How One Mom Overcame Her Devastating, All-Consuming Eating Disorder

Inspiring 17

woman How does one overcome an eating disorder? Does anyone ever really fully recover? I can only speak for myself. What inspired me to begin my road to recovery was meeting my husband.

It may seem cliché. I hate that we live in a world where little girls are taught that one day their prince will come and sweep them off their feet and make everything okay. That’s not what happened for me. What happened was that a young woman who had been spinning out of control for eight years found a touchstone.

The comfort that I once took in my bulimarexia now had a different source, security in the freedom to be completely myself free from conditions. I could be flawed.

It’s hard to explain without sounding like a teenage girl. I must make the point that it wasn’t about my husband, it was about how being with him shifted how I saw myself. I finally felt safe.

Recovery began for me when someone finally saw me. I made up my mind that I wanted to get better when I realized that I wanted to spend the rest of my life with him and if I didn’t stop what I was doing, that wasn’t going to be very long. A switch flipped. I went from being consumed by the need to control everything to being able to let go. I finally cared if I lived.

How I did that may sound simple, but it was one of the hardest things that I have ever had to do.

I directed all the energy I had focused on controlling and restricting myself into giving myself permission to let go. I was never hospitalized for my disorder. However, I had extensive psychiatric and psychological therapy for my bulimarexia. In my case, there were comorbid diagnoses and once we determined that, we were able to get to the root of my issues. I was medicated to treat my primary diagnosis and that helped me see my path to recovery more clearly.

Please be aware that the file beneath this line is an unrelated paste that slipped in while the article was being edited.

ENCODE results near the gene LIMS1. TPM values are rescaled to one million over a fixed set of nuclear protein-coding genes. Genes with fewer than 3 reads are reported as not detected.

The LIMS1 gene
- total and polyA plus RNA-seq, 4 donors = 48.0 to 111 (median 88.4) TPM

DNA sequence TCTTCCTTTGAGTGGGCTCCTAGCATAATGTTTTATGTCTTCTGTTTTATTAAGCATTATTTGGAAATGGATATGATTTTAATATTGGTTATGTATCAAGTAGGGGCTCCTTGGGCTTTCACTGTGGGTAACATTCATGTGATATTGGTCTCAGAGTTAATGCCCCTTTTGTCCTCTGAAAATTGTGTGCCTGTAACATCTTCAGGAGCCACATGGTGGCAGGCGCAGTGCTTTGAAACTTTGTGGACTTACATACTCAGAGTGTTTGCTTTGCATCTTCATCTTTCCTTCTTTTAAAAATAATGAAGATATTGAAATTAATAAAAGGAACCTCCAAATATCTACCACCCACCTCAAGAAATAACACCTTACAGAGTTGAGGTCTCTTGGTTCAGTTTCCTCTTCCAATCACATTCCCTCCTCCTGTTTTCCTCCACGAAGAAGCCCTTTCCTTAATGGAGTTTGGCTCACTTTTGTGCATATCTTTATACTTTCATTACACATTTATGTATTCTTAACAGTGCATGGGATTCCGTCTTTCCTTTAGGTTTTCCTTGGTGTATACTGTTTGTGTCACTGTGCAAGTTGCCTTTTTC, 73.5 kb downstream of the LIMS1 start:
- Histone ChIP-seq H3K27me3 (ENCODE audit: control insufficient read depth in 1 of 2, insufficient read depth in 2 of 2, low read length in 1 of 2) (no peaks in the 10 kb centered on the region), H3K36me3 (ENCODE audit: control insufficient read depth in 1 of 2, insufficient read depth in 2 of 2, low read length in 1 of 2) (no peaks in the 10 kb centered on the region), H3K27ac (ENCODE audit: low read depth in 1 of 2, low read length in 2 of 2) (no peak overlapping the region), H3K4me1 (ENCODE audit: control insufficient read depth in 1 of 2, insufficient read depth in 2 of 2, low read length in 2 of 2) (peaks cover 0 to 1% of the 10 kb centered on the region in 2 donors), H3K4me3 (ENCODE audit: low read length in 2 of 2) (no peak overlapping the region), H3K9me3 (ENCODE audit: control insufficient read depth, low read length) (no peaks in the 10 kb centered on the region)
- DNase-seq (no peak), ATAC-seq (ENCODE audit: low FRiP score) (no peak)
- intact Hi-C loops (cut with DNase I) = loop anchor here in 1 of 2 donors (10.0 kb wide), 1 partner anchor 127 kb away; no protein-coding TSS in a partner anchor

From my own experience, I highly suggest that anyone who is suffering from eating disorders seek professional help. You can’t imagine how it made me understand why I did what I was doing and how much it helped me to know that I was not alone in having this disorder. There were other people who were going through it too.

I stopped vomiting. It was more like I weaned myself from it. It’s very hard to stop this disorder cold turkey because, for me, anyway, it was an obsession and an addiction. I built my entire life around it.

I slowly incorporated more calories into my diet. This was torturous for me to do, too.

I educated myself about my diagnoses. I read every book that I could get my hands on and even took clinical psychology courses to better understand my diseases.

I learned about nutrition. I changed the way I ate and I met with a nutritionist.

I opened up about it. I talked about it with my family and friends. Letting them in was part of my recovery. Helping them understand, just being able to be honest with people, allowed me to have a greater support system to fall back on. That support system was critical in my path out of darkness.

This is my story of recovery. I have been recovering from bulimarexia for 15 years. I will be in recovery for the rest of my life. Each day is a new battle, but each day the battle is easier than the last.

If you know anyone who is suffering from an eating disorder or you are suffering from an eating disorder yourself, please visit National Eating Disorders Association (NEDA) www.nationaleatingdisorders.org or call 1-800-931-2237.

Do you have any advice for someone suffering from an eating disorder?


Image via Rega Photography/Flickr

eating disorders

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nonmember avatar suebradley